The Department of Labor and Industry, Healthcare Services Review Section governs these reviews. Only a medical provider can file a Fee Review. A tutorial is available at the Bureau of Workers’ Compensation website at www.dli.state.pa.us, Workers’ Compensation Medical Treatment Information, Healthcare Services Form Tutorials. FAQS are also available at www.dli.state.pa.us, Workers’ Compensation, FAQS, Healthcare Services Review FAQS. You may call the PA Workers’ Compensation Hotline at (717) 772-4447 to obtain a Fee Review form for filing.

It is important to remember that to file a fee review you must fill out a LIBC-507 (see above sample form) and send it with a copy of the original bill, itemized bill, LIBC-9 (with original bill date) and medical records. Include a summary of why you are filing the review. Send a copy of the packet to the compensation carrier and keep a copy for your records. The original gets mailed to the Bureau of Workers Compensation. They will notify you of a decision within thirty (30) days of receipt of all necessary documents. The party unsatisfied with the fee review determination may file an appeal by filing a Request For Hearing To Contest Fee Review Determination (see Form on next page). The appeal must be filed within thirty (30) days of the administrative determination and will be assigned to a hearing officer who will issue a decision within ninety (90) days of the close of the evidentiary record. Further appeal will now be assigned to a workers’ compensation judge.

UTILIZATION REVIEW
(Reasonableness & Necessity)

If the workers’ compensation carrier has filed a Utilization Review (UR), you should check to be certain that the UR was filed within thirty (30) days of the workers’ compensation insurance carrier’s receipt of the medical bill(s) being re- quested for review. It can be argued that the failure of the carrier to timely challenge a bill waives their right to challenge the reasonableness and necessity of the treatment.

When requested by the assigned utilization review organization (URO), you should do the following:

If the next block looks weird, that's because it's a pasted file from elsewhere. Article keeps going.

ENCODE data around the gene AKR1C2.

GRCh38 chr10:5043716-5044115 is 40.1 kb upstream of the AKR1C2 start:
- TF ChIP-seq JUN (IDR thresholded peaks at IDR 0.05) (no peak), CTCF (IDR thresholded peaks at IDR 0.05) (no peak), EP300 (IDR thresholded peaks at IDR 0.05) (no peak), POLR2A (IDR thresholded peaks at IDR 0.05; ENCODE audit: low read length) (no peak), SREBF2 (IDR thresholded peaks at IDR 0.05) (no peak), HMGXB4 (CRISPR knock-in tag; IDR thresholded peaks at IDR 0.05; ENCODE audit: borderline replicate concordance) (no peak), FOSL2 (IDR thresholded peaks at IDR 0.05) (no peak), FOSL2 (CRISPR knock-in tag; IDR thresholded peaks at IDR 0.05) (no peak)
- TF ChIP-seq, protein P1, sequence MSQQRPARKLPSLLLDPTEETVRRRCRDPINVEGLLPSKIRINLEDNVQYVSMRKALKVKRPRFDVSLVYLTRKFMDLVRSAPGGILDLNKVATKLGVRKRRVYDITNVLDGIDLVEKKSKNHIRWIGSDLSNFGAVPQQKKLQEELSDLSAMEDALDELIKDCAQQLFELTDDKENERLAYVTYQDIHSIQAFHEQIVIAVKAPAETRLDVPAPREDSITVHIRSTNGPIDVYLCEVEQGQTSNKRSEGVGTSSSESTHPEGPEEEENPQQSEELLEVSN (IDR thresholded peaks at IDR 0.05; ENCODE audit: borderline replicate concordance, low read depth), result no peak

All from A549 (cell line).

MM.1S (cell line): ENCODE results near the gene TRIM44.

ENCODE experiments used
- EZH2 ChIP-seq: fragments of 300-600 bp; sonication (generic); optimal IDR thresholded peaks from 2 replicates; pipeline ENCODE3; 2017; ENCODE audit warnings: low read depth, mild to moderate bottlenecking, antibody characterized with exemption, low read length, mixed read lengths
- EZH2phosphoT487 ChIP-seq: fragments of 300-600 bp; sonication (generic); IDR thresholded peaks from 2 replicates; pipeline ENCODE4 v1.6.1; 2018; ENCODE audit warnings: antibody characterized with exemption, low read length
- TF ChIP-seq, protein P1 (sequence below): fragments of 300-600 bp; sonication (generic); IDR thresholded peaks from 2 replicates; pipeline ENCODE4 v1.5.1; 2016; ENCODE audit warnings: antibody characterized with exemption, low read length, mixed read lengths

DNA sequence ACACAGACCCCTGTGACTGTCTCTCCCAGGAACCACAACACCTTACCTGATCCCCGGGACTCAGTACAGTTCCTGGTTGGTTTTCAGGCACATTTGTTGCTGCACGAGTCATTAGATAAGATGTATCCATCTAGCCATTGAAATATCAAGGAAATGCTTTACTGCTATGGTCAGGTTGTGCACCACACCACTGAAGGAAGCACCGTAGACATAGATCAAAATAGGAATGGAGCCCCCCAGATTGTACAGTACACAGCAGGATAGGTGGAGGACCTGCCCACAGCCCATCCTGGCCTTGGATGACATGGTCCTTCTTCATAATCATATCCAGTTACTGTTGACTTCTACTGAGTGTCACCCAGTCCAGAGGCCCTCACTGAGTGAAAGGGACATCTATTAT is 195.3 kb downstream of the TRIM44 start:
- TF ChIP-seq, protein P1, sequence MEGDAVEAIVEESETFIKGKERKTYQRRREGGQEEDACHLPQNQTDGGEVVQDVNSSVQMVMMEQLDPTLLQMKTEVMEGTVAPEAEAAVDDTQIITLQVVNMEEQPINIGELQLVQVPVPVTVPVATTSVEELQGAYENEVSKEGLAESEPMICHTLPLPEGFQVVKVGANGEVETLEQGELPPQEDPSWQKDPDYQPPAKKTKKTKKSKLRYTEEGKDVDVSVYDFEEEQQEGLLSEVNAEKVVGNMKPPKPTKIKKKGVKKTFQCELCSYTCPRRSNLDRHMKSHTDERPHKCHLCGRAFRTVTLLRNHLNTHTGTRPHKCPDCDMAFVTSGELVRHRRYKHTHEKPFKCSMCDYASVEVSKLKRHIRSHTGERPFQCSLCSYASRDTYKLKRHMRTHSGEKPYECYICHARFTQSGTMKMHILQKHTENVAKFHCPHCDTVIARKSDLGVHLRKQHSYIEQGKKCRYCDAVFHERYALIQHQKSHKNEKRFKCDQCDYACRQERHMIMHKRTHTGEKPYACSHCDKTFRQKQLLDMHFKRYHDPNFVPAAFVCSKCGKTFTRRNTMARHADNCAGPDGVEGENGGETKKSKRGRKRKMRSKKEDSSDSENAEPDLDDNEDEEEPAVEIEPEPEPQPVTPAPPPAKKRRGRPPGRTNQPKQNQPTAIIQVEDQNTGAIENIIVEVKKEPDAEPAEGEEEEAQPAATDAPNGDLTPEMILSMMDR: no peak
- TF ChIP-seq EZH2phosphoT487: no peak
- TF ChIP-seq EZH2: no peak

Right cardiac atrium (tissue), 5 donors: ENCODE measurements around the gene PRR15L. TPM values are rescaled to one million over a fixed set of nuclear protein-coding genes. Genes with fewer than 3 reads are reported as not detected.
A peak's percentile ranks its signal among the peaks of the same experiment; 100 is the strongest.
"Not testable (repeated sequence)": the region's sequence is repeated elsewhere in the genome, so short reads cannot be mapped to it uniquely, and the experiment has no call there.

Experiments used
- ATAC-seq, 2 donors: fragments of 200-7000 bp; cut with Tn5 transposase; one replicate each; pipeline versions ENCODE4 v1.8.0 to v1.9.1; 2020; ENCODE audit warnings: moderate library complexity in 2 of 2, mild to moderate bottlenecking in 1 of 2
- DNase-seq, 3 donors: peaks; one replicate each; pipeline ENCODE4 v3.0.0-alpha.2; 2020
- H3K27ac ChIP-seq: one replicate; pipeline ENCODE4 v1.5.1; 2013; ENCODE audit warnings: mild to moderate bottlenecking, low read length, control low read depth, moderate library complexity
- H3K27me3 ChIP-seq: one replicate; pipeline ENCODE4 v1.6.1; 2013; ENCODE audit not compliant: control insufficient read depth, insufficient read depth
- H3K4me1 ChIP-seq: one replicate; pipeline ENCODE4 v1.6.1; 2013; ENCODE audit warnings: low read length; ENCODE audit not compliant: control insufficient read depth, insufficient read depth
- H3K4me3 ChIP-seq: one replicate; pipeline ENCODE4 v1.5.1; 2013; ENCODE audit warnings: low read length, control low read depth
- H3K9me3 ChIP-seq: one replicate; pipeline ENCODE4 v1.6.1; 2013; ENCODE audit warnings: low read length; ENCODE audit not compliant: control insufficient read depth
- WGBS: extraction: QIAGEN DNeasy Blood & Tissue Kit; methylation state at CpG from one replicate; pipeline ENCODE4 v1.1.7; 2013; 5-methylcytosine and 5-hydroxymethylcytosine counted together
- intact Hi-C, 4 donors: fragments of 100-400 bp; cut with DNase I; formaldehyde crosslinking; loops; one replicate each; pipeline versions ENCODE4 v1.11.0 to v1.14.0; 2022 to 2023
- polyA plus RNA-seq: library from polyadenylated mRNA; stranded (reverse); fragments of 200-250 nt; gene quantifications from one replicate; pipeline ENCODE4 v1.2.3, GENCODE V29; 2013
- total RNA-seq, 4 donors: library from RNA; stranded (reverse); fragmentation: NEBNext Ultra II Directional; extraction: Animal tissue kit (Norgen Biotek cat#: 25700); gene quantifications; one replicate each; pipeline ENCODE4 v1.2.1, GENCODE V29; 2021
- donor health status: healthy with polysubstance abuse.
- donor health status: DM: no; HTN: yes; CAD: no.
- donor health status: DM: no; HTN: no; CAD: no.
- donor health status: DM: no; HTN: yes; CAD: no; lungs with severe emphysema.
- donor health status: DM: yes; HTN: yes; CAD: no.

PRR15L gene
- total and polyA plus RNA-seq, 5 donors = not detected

1. Timely provide your records to the URO!;

2. Insist on a telephone conference with the UR’er;

3. Encourage the patient to continue reasonable treatment;
and

4. Encourage the patient to provide a written statement to the UR’er when requested.

When the medical provider is requested to provide medical records to the URO, the URO shall provide reimbursement to the medical provider for copying costs at the rate specified by Medicare, along with payment for actual postage costs. Also, reproduction of radiographic films (x-rays, MRI’s, CT Scans, etc.) shall be reimbursed at the usual and customary charge. (See Section 127.463(a) and (b) of the Rules and Regulations governing actions under the Pennsylvania Workers’ Compensation Act).

If the UR determines that the treatment was unreasonable and/or unnecessary, contact the Attorney to file an appeal of the UR determination.

The appeal will be a brand “new” review of the treatment by a Workers’ Compensation Judge. Also, most importantly, the workers’ compensation insurance carrier will now have the BURDEN to prove that the treatment was unreasonable and unnecessary. The petition to review the UR determination will be assigned to a workers’ compensation judge and will not be binding on the judge.